Mounir Megahed, Coordinator of the civil movement Egyptians Against Religious Discrimination, is all for annulling Article 98 (w) and amending other articles concerned with disdain of religion. “We have submitted to parliament proposals on that score but so far there has been no response.
“The Ministry of Justice,” Mr Megahed says, “has no right to reject annulling Article 98 (w). It is merely working for its own interest by attempting to retain a law which can come in handy once the Ministry wishes to incriminate opponents. We’ve seen this happen in case of intellectuals and Copts.”
“Practically,” Mr Megahed notes, “Article 98 (w) contradicts a number of articles concerned with freedoms in the Egyptian Constitution. As to al-Azhar and the Coptic Church, they should never be part of this political game.”
Saeed Abdel-Hafez, an activist and head of the dialogue forum for development and human rights, seconds Mr Megahed. “Neither Al-Azhar nor the Church are entitled to express their opinion on annulling or amending the article on disdaining religion,” he insists. “The House of Representatives should instead reword Article 98 (w) to cite a well-defined crime and an adequately specified penalty so as to guarantee equality among the members of all religions. It should ensure that the various faiths are equally respected, and secure that none should fall victim to violence on account of belief.”
No disrespect meant
For his part Abbas Shouman, deputy to al-Azhar’s Grand Imam says that proposals to amend the disdain law should be tackled by the scholars and experts.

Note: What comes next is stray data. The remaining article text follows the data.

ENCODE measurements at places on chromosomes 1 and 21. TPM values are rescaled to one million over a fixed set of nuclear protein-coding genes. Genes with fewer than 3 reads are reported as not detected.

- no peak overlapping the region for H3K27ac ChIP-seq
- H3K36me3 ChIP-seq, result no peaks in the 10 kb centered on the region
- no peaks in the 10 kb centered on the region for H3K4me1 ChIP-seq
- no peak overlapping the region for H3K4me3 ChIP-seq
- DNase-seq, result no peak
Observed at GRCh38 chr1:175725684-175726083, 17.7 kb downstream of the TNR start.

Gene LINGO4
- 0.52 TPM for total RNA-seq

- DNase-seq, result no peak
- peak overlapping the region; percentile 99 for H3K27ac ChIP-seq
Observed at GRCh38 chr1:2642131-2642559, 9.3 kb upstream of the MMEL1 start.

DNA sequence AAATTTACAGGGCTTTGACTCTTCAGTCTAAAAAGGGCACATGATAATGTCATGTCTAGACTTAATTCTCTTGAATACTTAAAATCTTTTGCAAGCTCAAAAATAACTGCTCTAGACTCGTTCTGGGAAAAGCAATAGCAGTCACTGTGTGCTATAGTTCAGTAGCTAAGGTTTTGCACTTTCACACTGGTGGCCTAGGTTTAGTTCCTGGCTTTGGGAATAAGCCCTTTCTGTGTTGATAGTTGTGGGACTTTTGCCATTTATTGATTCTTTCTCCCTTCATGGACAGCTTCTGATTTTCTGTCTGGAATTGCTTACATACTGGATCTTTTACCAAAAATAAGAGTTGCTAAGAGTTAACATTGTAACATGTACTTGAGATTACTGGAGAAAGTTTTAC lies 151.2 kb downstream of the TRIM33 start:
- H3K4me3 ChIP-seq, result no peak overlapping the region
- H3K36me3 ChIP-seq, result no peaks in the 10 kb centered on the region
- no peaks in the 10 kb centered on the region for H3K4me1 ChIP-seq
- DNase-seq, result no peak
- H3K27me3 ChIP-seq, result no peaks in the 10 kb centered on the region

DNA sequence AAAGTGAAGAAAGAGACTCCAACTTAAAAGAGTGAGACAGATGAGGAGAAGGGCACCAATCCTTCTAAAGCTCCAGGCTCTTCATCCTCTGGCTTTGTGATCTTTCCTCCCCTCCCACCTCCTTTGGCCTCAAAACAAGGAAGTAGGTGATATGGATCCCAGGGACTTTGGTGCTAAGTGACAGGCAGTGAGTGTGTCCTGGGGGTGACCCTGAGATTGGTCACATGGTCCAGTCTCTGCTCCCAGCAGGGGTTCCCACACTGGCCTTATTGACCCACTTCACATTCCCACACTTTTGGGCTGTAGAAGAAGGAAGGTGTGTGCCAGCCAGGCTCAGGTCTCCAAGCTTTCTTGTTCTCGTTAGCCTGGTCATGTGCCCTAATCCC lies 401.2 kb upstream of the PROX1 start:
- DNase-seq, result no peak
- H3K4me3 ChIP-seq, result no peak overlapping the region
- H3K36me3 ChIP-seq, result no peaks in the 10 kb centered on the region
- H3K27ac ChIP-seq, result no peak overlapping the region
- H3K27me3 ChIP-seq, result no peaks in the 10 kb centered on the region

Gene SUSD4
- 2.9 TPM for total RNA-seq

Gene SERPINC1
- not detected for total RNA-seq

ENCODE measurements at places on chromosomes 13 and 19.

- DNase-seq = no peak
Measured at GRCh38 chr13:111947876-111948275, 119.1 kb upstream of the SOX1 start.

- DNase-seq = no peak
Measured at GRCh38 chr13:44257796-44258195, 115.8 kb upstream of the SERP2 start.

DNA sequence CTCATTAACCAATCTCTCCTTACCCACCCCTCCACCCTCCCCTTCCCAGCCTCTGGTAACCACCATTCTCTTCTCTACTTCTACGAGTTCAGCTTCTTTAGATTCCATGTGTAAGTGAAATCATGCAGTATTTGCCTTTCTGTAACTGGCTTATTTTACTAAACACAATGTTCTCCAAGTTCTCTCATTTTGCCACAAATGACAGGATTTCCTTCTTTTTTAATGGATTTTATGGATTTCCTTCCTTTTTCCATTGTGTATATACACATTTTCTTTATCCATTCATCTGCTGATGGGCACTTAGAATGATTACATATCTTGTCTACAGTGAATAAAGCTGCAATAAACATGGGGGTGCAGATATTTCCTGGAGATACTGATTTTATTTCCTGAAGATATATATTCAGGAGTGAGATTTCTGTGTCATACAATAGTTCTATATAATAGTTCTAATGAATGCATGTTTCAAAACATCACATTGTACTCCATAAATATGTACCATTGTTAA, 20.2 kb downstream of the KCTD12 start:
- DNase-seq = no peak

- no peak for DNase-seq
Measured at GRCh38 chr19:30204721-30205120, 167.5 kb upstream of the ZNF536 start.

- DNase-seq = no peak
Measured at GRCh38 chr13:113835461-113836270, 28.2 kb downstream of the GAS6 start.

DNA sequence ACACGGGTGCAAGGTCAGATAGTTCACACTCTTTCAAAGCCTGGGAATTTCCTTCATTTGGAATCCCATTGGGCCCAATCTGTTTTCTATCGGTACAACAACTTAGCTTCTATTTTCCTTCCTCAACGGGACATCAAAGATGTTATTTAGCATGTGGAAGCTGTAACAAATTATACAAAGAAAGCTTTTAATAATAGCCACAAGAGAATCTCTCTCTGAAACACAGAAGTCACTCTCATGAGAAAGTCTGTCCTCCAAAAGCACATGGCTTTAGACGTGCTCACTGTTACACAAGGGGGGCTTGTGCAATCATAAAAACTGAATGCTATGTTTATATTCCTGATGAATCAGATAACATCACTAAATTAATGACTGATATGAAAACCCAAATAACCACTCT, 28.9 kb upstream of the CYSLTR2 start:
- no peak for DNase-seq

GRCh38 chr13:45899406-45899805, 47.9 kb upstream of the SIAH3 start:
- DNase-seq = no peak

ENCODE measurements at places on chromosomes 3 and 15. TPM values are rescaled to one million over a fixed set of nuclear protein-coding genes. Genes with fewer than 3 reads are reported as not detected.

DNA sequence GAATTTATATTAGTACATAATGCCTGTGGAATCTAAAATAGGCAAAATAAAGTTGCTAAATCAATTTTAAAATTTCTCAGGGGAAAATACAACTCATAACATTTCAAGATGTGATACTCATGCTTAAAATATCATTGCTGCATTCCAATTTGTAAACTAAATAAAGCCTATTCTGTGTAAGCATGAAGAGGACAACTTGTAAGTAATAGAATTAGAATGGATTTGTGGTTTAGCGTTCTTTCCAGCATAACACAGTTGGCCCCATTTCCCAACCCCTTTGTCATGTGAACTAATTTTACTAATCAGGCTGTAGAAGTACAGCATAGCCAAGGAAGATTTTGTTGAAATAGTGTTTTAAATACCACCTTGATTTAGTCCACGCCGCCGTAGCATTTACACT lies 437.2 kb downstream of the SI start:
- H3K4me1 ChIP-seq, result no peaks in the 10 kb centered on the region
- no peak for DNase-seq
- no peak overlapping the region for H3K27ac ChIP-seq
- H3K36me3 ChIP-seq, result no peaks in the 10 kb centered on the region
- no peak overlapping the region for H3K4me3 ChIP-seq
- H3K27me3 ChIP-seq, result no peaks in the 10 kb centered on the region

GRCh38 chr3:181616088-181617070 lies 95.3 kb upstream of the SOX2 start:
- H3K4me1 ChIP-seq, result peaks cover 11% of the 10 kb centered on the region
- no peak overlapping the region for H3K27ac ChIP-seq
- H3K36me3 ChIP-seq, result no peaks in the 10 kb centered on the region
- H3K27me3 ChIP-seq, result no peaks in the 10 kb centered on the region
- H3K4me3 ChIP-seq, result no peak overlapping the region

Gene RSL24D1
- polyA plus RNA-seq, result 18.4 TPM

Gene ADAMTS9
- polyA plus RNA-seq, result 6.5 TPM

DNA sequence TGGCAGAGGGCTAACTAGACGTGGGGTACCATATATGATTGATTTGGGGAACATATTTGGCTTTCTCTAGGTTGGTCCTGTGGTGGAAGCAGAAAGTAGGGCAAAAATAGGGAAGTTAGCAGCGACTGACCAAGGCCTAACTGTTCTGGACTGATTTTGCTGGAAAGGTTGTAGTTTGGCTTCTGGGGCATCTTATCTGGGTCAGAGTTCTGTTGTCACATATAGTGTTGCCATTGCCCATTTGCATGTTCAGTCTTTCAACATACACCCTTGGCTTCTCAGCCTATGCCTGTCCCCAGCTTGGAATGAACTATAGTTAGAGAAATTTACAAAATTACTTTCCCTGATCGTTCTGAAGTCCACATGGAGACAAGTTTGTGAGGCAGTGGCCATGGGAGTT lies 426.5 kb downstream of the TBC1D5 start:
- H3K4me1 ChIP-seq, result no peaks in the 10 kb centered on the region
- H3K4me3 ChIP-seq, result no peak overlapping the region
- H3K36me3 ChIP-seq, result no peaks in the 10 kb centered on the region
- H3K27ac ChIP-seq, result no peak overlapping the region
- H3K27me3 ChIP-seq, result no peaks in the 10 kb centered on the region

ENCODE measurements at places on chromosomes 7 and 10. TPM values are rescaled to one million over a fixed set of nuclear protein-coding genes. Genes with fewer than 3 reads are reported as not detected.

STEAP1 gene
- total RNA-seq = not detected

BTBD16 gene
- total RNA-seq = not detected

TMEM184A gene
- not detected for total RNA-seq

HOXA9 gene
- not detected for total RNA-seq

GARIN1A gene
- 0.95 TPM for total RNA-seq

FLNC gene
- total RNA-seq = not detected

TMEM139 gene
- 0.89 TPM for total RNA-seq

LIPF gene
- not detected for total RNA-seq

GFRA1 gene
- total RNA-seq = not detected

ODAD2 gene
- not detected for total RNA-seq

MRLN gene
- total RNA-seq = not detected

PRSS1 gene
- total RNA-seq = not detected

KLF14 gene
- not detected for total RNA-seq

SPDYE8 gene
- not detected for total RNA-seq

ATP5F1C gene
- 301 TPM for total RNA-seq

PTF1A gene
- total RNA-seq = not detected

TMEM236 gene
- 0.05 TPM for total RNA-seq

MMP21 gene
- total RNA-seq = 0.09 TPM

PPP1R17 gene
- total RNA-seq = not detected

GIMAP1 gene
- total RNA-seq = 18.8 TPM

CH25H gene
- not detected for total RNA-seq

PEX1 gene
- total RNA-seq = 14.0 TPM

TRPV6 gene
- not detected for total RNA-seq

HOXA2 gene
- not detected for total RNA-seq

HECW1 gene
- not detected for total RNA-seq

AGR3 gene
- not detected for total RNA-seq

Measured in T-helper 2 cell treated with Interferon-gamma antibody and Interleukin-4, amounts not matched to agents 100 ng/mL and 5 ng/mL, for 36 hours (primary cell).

Aamna Nosseir, professor of Islamic Philosophy at al-Azhar, says that Islam guarantees human rights over choice of religion. “Article 98 (w),” she says, “has bred unjust judicial rulings, such as in case of Islam Beheiry and Fatima Naoot,” Dr Nosseir says. “Why don’t we follow the modern discipline? Chasing intellectuals, in my opinion, represents a ‘heresy’; different viewpoints should not be faced with imprisoning and punishment. Rather they should be met with dialogue; differences among people is a Divine philosophy.”
Anba Lucas, Bishop of Abnoub, al-Fatteh, and New Assiut agrees with Dr Nosseir. He cautions, however, that Article 98 (w) has become a sensitive issue, and talk of its amendment or annulment is bound to ruffle a lot of feathers. “The best solution in my opinion,” Anba Lucas says, “is to amend it to clearly define the offence and the penalty. The intentional incitement of hatred and disdain of another religion would thus be easily defined, and the offender consequently meted the adequate punishment.
“This article was originally enacted to protect Copts,” he says, “but today it is used against them.
“Amending the law,” Anba Lucas stresses, “in no way means that we disrespect other religions. We rather wish to ensure it is not taken as a pretext to foment trouble.”